Guardians and life-givers all,

we have watched in silent protest, grief-stricken

as you have pillaged Mother Earth.


What have we, trees seen?

Slate, iron, stone, brick and – oh! – wood,

hewed and nailed and screwed to the ground

in a parody of permanence.


What have we, trees seen?

Hazel and oak and larch and ash, weep

in mute despair whilst you burn, baby, burn,

stealing the essence of life.


What have we, trees seen?

Your demands for more overwhelm us,

we mourn as silent sentinels, watching

death dog your footsteps.


What do we, trees see?

We see that you are gone.



This week, on dVerse Poetics, Abhra has asked to write poetry on trees – not just about trees, but maybe as a tree. What do trees, think and feel, how do they talk? In my dystopian-diverted mind, I think they’re pretty hacked off with us right now, as we squander all that we have, as if we can just pop across to the next planet once we’ve finished with this one.

Today, I’ve been on quite a long road-trip from mid-Wales to the southern end of the country, and then back again. The journey encompassed villages called Bethlehem and Salem within a few miles of each other (not a joke!), and Port Talbot which is shrouded in steam and from its huge steel plant and smells very industrial (but has a strange beauty that a city-born girl like me can appreciate). I have seen much that is wonderful and worrying about our use of the land in just one day, so I imagine that trees, who can live for hundreds of years, are shaking their heads and wondering when we will learn.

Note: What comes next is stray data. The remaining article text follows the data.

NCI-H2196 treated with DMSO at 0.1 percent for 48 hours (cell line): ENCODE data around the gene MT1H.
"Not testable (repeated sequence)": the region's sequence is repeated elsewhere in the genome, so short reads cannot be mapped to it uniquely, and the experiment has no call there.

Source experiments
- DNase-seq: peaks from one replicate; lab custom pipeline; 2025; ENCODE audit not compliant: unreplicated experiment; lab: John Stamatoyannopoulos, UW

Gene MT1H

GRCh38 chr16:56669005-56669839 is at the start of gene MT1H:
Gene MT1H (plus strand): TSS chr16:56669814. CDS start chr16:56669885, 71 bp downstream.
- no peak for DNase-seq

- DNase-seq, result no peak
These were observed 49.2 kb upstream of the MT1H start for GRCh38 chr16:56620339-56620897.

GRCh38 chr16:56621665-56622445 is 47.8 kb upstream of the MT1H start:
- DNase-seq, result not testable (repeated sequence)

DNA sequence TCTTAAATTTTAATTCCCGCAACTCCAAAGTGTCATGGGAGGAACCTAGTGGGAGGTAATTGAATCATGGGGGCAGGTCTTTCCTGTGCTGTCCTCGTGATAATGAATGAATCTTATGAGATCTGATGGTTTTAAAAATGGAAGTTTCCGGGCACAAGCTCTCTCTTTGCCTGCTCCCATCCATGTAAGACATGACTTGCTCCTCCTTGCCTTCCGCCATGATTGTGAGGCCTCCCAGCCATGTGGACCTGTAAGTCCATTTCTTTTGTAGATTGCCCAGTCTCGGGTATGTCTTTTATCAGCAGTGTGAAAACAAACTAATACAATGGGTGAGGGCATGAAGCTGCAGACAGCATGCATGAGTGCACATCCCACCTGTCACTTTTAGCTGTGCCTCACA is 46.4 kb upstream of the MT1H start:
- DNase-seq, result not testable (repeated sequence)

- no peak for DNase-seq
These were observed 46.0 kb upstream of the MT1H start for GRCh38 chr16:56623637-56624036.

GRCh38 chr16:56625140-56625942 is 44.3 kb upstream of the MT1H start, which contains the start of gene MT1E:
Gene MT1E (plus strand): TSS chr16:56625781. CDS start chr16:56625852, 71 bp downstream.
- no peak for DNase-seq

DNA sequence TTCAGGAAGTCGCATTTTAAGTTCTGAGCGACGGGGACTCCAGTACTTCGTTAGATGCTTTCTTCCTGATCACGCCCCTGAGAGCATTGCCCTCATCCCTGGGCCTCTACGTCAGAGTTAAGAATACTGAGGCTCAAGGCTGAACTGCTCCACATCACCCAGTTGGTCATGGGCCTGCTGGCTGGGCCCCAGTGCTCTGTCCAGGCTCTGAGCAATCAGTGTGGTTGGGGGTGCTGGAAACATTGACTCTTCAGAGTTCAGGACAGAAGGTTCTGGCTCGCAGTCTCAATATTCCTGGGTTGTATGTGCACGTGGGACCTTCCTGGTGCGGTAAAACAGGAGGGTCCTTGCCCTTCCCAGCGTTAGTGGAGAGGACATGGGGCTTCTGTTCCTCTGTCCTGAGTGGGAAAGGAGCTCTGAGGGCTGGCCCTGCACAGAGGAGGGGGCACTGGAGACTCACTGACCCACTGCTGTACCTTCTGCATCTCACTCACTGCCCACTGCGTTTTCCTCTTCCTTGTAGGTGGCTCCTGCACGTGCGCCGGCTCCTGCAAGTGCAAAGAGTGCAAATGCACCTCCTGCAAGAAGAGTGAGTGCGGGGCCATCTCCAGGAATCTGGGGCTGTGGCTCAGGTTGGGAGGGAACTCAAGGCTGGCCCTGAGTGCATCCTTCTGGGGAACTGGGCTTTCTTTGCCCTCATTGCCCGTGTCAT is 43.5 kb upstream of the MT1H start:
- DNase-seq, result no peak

I hope you enjoy my piece – please do visit dVerse to read more wonderful imaginings!



Fool’s Gold

I wonder if in a future to come
We’ll ponder on the verb ‘to frack’
If our horizons will make us all glum
At the backbone that we lack

For want of a nail, the shoe falls off
For want of a mind, we act as one
We crumble, shake, allow others to scoff
And squander our Earth in pursuit of fun

My heart is hopeful, half-full is my glass
As protestors take a brave, strong stand
But I’m afraid we’ll fall on our collective ass
Swap morals for oil and sell off all our land!


This week on dVerse, our Swedish bar-tender Bjorn wants us to write dagsvers, or daily verse, a journalistic form of poetry that (sadly) only seems to appear in Nordic newspapers. These poetic comments on current events, maybe with a touch of fun, are a wonderful idea! I’m afraid I’m not up to adding a cartoon style drawing to set off my sardonic little poem, but I hope you enjoy it anyway. And yes, I confess it is on the dark side of funny, but hey, you should know how I roll by now!

Please do go and visit the other wonderful poets who take part in the dVerse community and do, do, do comment! We all love a comment!